Conversing the Land curated by Annali Dempsey (UJ) and Katlego Lefine (MTN) opened at the UJ Gallery, Auckland Park Campus, University of Johannesburg, and the winner of the joint MTN and UJ Emerging Artist Development Programme was announced.
Conversing the Land, an exhibition of landscapes from the permanent collections of the MTN Foundation and the University of Johannesburg (UJ), as well as landscapes by the ten selected artists from the joint MTN and UJ Emerging Artist Development Programme, opened on 22 October at the UJ Gallery in Auckland Park. The exhibition is curated by Annali Dempsey, curator of the University of Johannesburg art collection and Katlego Lefine, MTN Graduate of the MTN Foundation’s art collection.
At the opening event final year Wits fine arts student Siyabonga Mahlaba was announced the winner of the Emerging Artist Development Programme. Mahlaba, working in the medium of photography, impressed the judging panel with his digital diptych, Re-formed I & II, two monochrome images projecting an eerie ambience representing the disparities between the buildings of two congregations of the Dutch Reformed Church (NGK) in his hometown Bethlehem. In Mahlaba’s rendition the building of the white congregation emerges structurally superior to that of the black congregation. In actual fact the latter became a safety thread “due to poor construction and had to be demolished and rebuild,” Mahlaba says. In his exploration of the ways ideologies inform architecture Mahlaba comments in Reformed I & II on “how Christianity is at odds with itself – how racism is/was both perpetuated and condemned in its name”.
He lists Santu Mofokeng, David Goldblatt, Ernest Cole and Sabelo Mlangeni as photographers whose work he turns for inspiration.
“Mahlaba succeeded in presenting faceless church goers against the physical decline of places of worship in a most ephemeral and haunting way alluding to the disparity between racism and religion, but also with the hope of reconstruction/rebuilding”, said Dempsey.
Lefine observed that “the artwork expresses a personal account of something sacred, shared/communal and specific to a certain location in the landscape”.
The Emerging Artist Development Programme invited artists through public advertising to submit an artwork in response to, or in conversation with, modern and contemporary South African landscapes, thereby offering a platform to showcase their talent and interpretation of contemporary South African land issues.
The work of ten artists were selected from the entries – apart from Mahlaba also Neil Badenhorst, Lebo Magolego, Setlamorago Mashilo, Tebogo Moche, Michelle Monareng, Nico Ras, Shayna Rosendorff, Selwyn Steyn and Devlin Tim.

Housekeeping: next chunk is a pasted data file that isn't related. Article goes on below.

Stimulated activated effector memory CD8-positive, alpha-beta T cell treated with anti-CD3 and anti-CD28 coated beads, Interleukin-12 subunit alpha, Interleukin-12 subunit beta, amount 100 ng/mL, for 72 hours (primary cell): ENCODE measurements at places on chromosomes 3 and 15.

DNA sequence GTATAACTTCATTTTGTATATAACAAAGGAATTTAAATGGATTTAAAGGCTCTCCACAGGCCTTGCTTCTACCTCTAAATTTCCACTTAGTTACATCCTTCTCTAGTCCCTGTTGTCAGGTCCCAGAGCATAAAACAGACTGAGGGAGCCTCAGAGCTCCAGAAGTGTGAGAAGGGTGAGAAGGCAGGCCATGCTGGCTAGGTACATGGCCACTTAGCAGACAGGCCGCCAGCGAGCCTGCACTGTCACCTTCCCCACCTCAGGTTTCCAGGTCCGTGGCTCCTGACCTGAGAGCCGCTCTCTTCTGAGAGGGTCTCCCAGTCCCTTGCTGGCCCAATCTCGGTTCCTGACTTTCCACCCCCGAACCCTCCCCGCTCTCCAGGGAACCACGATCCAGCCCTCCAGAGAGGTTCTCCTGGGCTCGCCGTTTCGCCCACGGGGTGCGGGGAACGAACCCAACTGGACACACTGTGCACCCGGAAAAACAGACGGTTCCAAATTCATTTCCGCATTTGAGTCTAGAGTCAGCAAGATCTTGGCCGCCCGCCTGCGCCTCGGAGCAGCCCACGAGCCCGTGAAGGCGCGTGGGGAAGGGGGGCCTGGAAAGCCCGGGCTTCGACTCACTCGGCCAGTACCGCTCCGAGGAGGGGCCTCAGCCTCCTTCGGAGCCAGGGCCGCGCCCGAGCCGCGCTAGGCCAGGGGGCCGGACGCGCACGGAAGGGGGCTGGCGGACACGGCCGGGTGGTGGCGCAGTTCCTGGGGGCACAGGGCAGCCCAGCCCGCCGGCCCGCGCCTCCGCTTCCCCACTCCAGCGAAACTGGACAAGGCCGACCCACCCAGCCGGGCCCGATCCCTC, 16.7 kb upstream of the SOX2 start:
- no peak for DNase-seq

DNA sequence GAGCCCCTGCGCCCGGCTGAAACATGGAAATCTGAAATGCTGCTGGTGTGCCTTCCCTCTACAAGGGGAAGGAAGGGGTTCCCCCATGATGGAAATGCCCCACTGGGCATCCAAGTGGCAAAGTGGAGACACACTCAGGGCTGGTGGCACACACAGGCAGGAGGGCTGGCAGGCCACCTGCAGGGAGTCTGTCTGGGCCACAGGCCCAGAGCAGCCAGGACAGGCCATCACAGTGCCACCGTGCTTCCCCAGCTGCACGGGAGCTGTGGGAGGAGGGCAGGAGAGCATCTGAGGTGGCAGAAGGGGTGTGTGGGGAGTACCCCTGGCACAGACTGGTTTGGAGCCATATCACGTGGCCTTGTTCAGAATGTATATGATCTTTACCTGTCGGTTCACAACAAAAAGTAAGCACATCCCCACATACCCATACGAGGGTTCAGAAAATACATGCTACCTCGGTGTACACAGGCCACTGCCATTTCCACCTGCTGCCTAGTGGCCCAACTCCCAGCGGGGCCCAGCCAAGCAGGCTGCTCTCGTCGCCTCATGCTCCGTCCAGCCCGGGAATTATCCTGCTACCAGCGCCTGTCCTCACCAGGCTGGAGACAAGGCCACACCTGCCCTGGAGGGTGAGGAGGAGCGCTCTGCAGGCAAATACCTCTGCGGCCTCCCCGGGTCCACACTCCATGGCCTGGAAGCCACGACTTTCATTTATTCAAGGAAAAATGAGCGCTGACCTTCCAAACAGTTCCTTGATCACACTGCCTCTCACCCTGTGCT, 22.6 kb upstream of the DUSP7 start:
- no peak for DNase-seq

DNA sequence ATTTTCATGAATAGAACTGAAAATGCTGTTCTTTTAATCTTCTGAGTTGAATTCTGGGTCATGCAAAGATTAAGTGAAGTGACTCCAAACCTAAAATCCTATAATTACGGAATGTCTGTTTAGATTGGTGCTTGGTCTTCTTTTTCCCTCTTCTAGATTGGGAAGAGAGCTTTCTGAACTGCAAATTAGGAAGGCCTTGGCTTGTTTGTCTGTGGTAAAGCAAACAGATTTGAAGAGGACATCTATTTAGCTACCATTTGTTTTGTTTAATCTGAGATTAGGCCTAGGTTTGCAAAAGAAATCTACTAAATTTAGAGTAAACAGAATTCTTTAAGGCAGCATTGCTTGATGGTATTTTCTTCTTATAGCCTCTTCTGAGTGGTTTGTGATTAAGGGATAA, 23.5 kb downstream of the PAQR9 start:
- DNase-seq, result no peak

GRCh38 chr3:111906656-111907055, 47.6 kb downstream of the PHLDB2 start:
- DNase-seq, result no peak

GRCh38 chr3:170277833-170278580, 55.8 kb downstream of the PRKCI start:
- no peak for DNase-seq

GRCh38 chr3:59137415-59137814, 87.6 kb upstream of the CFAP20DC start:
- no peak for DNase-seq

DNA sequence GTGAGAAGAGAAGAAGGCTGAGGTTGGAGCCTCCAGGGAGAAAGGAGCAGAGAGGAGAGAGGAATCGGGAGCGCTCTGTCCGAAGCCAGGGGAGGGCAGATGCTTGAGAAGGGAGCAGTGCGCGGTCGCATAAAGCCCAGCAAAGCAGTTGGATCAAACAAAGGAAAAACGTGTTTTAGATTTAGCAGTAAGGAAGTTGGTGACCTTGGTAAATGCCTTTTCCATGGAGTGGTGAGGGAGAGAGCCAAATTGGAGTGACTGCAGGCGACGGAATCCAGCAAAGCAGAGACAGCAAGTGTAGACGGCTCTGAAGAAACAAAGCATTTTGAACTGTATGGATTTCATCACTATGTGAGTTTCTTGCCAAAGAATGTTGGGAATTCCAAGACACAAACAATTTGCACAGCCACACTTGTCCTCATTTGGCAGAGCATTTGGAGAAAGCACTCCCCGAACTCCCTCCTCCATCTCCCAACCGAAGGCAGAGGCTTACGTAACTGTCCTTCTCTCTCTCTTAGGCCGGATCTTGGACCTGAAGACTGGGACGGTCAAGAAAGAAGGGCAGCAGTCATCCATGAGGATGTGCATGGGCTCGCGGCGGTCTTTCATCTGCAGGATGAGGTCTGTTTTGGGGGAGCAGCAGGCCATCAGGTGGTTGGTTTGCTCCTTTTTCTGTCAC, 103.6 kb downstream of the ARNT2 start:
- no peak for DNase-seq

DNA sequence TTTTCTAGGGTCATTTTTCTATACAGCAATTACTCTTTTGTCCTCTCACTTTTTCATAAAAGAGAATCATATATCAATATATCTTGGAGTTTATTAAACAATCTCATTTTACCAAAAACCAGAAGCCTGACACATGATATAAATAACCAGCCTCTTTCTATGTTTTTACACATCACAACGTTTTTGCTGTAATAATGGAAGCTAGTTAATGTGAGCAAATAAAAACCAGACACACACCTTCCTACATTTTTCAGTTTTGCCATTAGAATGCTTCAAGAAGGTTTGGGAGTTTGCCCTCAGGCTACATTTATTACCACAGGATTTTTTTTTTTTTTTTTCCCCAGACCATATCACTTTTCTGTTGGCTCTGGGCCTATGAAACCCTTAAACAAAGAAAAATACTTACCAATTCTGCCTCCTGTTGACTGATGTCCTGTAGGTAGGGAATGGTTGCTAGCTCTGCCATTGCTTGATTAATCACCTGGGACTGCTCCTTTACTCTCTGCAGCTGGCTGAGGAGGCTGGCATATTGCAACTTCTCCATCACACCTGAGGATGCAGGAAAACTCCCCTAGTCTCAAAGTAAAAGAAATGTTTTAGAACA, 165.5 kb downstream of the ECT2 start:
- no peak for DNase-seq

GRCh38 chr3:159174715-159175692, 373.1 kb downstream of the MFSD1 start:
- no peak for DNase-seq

The work produced by the ten artists – with a focus on digital media (photography, video and printmaking), only one painting and one piece of sculpture – centred on the impact from an ecological perspective (mining and its consequences, socio-economic issues) left by humans on the land as well as an examining of identity and the inner landscape. “Most of the works present a strong sense of memory and yearning,” Dempsey added.
As winner Mahlaba earned R30 000 in prize money and the other nine artists received R3 000 each.
The judging panel of this second Emerging Artist Development Programme (the programme coincided with Continuing Conversations that focused on portraiture) consisted of Katlego Lefine and Annali Dempsey, the two curators, Ingha Mago and Jordan Hance, two of the three mentees, Rika Nortje, project manager of the Conversing the Land project and Mia van Schalkwyk, UJ Art Gallery assistant.
In an exhibition with discerning curation the ten landscapes by the emerging artists form an integral part of this exhibition, commenting on the way the landscape is being perceived – also within the context of technologies emerging and affecting our lives.
Conversing the Land is at the UJ Gallery, Auckland Park, Johannesburg, until 27 November 2019.
For more information contact Annali Dempsey at email@example.com.High resolution images of some of the artworks are available on WeTransfer.
NOTES TO THE EDITOR
UJ Arts & Culture, a division of the Faculty of Art, Design & Architecture (FADA) produces and presents world-class student and professional arts programmes aligned to the UJ vision of an international university of choice, anchored in Africa, dynamically shaping the future. A robust range of arts platforms are offered on all four UJ campuses for students, staff, alumni and the general public to experience and engage with emerging and established Pan-African and international artists drawn from the full spectrum of the arts.
In addition to UJ Arts & Culture, FADA (www.uj.ac.za/fada) offers programmes in eight creative disciplines, in Art, Design and Architecture, as well as playing home to the NRF SARChI Chair in South African Art & Visual Culture, and the Visual Identities in Art & Design Research Centre. The Faculty has a strong focus on sustainability and relevance, and engages actively with the dynamism, creativity and diversity of Johannesburg in imagining new approaches to art and design education.